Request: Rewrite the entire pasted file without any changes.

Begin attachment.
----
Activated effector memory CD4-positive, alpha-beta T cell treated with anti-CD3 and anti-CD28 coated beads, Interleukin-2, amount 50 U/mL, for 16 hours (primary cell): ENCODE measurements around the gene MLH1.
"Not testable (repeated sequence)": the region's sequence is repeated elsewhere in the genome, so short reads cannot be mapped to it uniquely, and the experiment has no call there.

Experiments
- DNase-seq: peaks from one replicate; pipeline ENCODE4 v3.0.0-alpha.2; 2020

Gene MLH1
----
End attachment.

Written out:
Activated effector memory CD4-positive, alpha-beta T cell treated with anti-CD3 and anti-CD28 coated beads, Interleukin-2, amount 50 U/mL, for 16 hours (primary cell): ENCODE measurements around the gene MLH1.
"Not testable (repeated sequence)": the region's sequence is repeated elsewhere in the genome, so short reads cannot be mapped to it uniquely, and the experiment has no call there.

Experiments
- DNase-seq: peaks from one replicate; pipeline ENCODE4 v3.0.0-alpha.2; 2020

Gene MLH1